A national museum for women in the arts does that mean documenting their work or segregating them.

A national museum for women in the arts – does that mean documenting their work or segregating them,asks Purabi Shridhar

Women they say, hold up half the sky but in the artistic world, the arrangement still appears to be lopsided. Not many mainstream national museums seem to be holding out a platform for women artists. It is this that led, 20 years ago, to the creation of the first National Museum of Women in the Arts (NMWA) in Washington DC.

Do women still get the short shrift when it comes to the artistic arena where gender is said to be irrelevant? More than two decades ago, art collector Wilhelmina Cole Halladay thought so. Perturbed over the fact that mainstream museums were leaving women artists out in the cold, she set up the NMWA to primarily discover the works of women artists, who were either overlooked or unacknowledged and, more important, to ensure the legacy of women in art. The NMWA now houses over 3,500 works and is credited with several path breaking shows and activities. Twenty years down the line, India isgearing up to replicate the success story.

VENUS AND MARS?

 

Is a separate museum for women not defeating the purpose by segregating women artists? No, says Judy Larson of NMWA, who headed the high-powered all-women delegation to Delhi recently to set the ball rolling for the Indian counterpart. “Are we talking of ghettoising? I don’t think so,” she said, before adding: “The intention is not to separate women, instead I’d like to create parity between men and women. The criticism about ghettoising is natural but that is not the purpose. The simple fact is that we still need to put the spotlight on women in the arts. We’re on the way, it’s a journey.”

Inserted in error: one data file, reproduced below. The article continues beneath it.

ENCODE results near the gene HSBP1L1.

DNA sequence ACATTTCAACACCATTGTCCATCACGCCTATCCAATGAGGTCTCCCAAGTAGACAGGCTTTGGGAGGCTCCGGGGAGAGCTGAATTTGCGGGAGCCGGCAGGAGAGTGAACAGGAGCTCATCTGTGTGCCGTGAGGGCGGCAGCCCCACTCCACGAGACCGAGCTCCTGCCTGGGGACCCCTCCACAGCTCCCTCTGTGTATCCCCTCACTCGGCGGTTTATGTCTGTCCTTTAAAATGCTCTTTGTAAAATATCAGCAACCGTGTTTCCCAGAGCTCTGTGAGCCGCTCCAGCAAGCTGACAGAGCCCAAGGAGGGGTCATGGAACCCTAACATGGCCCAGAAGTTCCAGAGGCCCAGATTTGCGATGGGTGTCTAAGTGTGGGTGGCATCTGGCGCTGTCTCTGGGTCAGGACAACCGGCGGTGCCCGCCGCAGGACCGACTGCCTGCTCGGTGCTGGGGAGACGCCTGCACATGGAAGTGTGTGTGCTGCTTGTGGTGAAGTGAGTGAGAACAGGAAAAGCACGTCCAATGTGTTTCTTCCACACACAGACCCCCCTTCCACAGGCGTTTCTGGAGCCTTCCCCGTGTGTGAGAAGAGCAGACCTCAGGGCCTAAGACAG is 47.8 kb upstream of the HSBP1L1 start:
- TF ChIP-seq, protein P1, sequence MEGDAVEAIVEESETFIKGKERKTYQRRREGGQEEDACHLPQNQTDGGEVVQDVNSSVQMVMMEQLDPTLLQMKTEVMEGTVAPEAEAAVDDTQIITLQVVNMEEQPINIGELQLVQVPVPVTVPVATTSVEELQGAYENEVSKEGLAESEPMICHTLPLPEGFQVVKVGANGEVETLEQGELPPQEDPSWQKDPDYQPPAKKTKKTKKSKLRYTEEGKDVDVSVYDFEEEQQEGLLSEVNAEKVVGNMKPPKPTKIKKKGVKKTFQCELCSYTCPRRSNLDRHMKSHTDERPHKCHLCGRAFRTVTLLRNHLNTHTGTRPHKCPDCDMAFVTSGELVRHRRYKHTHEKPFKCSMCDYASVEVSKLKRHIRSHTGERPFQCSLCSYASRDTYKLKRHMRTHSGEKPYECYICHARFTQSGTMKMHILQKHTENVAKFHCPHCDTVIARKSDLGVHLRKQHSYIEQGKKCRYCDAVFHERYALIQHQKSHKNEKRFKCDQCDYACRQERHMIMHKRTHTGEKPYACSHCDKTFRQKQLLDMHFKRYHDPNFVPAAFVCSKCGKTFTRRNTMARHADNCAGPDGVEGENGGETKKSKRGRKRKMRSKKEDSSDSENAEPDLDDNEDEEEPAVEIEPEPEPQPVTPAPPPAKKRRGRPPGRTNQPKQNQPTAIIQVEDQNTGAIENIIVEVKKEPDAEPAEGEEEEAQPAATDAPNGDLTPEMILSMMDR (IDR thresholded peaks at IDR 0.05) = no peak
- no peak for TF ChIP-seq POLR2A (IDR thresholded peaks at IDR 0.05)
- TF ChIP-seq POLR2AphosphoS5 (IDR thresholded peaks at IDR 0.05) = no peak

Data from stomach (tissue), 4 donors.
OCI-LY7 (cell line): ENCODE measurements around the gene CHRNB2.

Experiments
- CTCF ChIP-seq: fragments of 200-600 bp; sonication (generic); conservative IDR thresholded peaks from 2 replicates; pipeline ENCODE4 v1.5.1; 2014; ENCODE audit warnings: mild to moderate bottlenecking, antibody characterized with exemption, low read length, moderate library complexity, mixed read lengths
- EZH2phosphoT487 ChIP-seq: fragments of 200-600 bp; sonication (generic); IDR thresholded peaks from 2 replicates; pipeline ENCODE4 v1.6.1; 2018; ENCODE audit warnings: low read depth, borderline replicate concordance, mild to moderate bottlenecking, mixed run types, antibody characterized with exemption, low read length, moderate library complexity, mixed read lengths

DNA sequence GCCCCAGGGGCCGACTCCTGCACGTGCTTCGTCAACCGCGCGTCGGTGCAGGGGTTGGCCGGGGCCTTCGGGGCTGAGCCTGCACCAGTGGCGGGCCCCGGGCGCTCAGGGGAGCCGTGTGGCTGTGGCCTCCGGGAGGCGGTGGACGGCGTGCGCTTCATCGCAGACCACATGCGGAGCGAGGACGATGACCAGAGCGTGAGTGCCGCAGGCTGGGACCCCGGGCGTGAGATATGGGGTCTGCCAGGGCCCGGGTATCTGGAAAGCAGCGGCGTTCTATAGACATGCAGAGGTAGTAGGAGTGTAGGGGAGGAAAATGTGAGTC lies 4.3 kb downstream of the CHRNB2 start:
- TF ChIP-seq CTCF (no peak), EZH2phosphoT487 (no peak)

A full-scale attempt is on to set up India’s own NMWA, and not just an Indian chapter. Heading the Indian committee is renowned architect and interior designer Sun ita Kohli. According to her, “The whole thing started when I was attending a seminar on national building in the States. The initial idea was to start an Indian chapter, from there it was decided – why not an Indian counterpart instead of just a chapter.” The Indian committee presently has names like Pheroza Godrej, Deborah Thiagarajan, Rakhi Sarkar, Priya Paul, Priti Paul, Jutta Jain, Kohelika Kohli, Shobha Bhartia, Sofia Blake, Mila Oberoi, Rajshree Pathy, Smitia Ruia, among others. The delegation also met Prime Minister Manmohan Singh and indications are that land for the project would be sanctioned soon.

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  • cosmin1512 on Jan 26, 2010

    nice article thank for your comment here is return

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